Sabah Covid-19 Spike
Sabah’s contribution to the Covid-19 increase in reported cases and deaths since mid-September was disproportionate to all the other states put together.
Data from the dashboard of the Sabah Covid-19 Command Centre recorded 15,048 cases on 31 October, with 7,225 discharged, 117 deaths, 1,651 quarantined and 28,950 on home quarantine (Figures 1 & 2). Accessed 31 October 2020).
There was a marked increase in the number of reported cases and deaths in September and October. The increase of 14,622 reported cases in Sabah accounted for 65.88% of the country’s increase (which includes Sabah cases). The increase of 110 reported deaths in Sabah accounted for 90.90% of the country’s increase during the same period. (Table I).
Since 1 September, Sabah’s share of the total reported cases in Malaysia (which includes Sabah’s data) increased by 10.48 times to 47.70% on 31 October. At the same time, its deaths increased by 8.59 times to 46.99% of Malaysia’s total reported deaths. (Table II)
Since 1 September, the incidence rate per 100,000 population increased by 3.37 times for Malaysia (which includes Sabah data), with an increase of 34.33 times for Sabah, which is more than 10 times the national figure. The case fatality ratio has been falling for Malaysia (which includes Sabah data), notwithstanding the increase in reported positive cases. However, for Sabah, it decreased until 1 October, after which it increased. (Table III & Figure 2)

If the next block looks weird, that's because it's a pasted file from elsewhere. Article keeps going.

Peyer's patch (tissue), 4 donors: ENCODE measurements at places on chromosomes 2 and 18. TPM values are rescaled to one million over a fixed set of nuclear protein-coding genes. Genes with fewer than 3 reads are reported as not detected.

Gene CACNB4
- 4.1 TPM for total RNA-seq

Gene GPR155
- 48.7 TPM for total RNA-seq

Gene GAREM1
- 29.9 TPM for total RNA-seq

The Health Ministry stated, on 28 October, that of the 110 deaths then, 35 in Sabah had died prior to admission to hospital i.e. were brought in dead (“BID”). One has to try hard to find a country or region in which a third or more of the Covid-19 deaths were BID.
The reasons for Covid-19 cases BID in Sabah could include under-screening; under-diagnosis; co-morbidities like diabetes, hypertension etc; problems accessing health care facilities; instructions to positive cases to stay at home because hospital beds are full and sudden deterioration in these patients.
The Oxford Dictionary defines the tipping point as “the point at which a series of small changes or incidents becomes significant enough to cause a larger, more important change.”
Malcolm Gladwell, in his groundbreaking 2000 book, “The Tipping Point” defined it as “the moment at which big changes follow seemingly small events.” He called the tipping point “a place where the unexpected becomes expected, where radical change is more than a possibility. It is — contrary to all our expectations — a certainty.”
The Covid-19 pandemic has illustrated this very well. Health care systems globally are increasingly challenged with many overwhelmed and struggling with the pandemic. The deluge of infected patients and suspects are stretching many health care systems beyond their capacity.